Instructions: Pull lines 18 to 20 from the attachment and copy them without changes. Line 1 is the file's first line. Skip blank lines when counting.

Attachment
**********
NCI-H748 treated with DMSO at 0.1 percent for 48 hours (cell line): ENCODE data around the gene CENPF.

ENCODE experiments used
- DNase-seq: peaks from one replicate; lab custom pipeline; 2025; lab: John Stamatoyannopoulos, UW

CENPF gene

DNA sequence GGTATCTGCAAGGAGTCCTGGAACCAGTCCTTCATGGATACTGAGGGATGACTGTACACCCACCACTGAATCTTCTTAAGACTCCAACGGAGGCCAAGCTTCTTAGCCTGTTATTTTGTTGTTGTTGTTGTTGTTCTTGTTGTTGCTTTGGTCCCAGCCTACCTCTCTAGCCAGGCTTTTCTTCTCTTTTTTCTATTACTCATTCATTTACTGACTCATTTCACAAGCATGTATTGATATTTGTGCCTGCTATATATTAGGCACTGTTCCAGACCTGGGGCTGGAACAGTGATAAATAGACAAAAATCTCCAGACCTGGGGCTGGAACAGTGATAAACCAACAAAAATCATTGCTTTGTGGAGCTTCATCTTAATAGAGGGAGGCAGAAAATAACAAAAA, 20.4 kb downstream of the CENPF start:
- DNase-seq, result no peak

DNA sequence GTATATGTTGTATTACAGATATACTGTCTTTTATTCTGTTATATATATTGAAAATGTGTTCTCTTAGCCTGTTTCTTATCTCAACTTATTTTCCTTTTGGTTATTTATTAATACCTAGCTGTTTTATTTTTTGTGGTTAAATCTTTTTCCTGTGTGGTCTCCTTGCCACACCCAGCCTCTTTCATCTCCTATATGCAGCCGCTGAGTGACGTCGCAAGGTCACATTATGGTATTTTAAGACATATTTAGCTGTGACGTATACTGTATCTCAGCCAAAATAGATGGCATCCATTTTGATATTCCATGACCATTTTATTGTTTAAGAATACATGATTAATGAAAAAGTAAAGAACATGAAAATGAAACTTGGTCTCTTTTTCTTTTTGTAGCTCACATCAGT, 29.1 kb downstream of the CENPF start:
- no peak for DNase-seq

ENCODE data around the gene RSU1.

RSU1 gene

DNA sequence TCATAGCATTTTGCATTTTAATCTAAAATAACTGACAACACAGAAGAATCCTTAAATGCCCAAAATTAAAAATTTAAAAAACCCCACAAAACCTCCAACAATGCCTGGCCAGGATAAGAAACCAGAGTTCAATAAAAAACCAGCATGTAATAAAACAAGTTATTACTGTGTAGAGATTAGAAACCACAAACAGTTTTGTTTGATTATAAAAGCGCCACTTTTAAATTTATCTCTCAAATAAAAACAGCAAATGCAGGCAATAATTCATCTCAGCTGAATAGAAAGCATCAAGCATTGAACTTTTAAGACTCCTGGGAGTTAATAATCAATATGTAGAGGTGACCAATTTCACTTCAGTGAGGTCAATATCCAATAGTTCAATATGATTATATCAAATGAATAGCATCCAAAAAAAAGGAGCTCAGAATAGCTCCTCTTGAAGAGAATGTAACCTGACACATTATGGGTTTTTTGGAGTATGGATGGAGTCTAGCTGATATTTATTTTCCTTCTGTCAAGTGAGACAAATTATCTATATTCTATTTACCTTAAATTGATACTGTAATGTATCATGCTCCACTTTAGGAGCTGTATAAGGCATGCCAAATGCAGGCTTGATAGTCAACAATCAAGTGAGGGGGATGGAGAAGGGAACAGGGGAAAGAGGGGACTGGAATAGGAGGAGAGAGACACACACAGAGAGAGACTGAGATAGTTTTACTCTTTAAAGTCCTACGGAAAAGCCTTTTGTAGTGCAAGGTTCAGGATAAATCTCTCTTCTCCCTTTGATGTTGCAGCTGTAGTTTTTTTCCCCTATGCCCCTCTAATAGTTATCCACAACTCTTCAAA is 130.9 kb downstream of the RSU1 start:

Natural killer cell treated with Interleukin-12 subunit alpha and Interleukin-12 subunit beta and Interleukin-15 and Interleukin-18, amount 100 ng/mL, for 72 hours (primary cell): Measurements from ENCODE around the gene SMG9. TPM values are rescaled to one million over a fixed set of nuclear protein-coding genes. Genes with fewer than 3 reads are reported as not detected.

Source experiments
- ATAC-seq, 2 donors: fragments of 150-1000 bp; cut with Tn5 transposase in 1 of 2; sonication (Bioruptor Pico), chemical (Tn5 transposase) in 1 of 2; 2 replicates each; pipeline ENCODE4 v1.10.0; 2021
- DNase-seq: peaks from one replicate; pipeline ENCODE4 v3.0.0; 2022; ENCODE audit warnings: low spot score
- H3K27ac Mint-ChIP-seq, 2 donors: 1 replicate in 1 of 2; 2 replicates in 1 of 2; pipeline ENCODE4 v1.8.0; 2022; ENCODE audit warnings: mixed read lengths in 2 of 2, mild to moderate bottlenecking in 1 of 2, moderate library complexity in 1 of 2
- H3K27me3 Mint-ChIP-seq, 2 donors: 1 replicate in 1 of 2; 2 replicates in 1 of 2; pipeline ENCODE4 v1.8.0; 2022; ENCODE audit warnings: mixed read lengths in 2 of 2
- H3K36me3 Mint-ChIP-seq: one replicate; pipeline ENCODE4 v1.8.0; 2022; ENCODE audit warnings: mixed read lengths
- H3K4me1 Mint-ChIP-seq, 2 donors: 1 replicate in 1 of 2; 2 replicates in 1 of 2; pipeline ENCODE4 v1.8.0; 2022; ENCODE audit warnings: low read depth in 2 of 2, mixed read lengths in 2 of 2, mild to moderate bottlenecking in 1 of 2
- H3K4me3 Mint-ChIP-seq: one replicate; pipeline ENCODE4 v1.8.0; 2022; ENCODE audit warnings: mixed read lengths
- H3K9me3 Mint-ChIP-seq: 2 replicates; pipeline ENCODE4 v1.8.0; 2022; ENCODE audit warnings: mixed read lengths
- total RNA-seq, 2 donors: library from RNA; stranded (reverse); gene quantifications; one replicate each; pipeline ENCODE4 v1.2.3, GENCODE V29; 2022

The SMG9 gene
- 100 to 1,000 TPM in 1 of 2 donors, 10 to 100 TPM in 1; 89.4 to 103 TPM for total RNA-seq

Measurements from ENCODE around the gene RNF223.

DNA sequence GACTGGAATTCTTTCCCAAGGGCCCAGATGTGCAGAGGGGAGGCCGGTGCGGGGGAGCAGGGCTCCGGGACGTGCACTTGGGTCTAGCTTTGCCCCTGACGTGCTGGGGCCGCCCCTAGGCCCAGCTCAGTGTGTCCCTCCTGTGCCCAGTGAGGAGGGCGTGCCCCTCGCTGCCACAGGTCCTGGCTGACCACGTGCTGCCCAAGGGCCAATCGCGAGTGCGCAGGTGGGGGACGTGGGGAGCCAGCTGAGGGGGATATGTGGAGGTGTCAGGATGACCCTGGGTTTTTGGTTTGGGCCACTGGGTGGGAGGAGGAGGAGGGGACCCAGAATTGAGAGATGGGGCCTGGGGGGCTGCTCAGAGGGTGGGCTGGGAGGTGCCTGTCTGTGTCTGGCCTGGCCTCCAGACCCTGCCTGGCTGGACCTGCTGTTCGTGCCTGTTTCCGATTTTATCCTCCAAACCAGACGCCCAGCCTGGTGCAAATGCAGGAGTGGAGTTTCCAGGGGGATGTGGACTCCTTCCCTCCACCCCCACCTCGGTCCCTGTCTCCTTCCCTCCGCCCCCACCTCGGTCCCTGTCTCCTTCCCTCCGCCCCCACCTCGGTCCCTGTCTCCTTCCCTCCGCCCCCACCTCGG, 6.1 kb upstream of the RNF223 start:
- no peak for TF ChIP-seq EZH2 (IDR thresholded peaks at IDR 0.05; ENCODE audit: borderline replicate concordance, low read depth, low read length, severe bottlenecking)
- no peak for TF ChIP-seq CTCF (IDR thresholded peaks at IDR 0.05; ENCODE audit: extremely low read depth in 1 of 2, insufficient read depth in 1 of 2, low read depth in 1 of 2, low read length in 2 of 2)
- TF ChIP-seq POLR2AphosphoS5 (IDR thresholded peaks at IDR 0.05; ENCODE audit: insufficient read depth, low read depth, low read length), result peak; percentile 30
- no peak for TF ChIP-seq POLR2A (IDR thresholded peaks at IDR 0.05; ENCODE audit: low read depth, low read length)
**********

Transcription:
- H3K36me3 Mint-ChIP-seq: one replicate; pipeline ENCODE4 v1.8.0; 2022; ENCODE audit warnings: mixed read lengths
- H3K4me1 Mint-ChIP-seq, 2 donors: 1 replicate in 1 of 2; 2 replicates in 1 of 2; pipeline ENCODE4 v1.8.0; 2022; ENCODE audit warnings: low read depth in 2 of 2, mixed read lengths in 2 of 2, mild to moderate bottlenecking in 1 of 2
- H3K4me3 Mint-ChIP-seq: one replicate; pipeline ENCODE4 v1.8.0; 2022; ENCODE audit warnings: mixed read lengths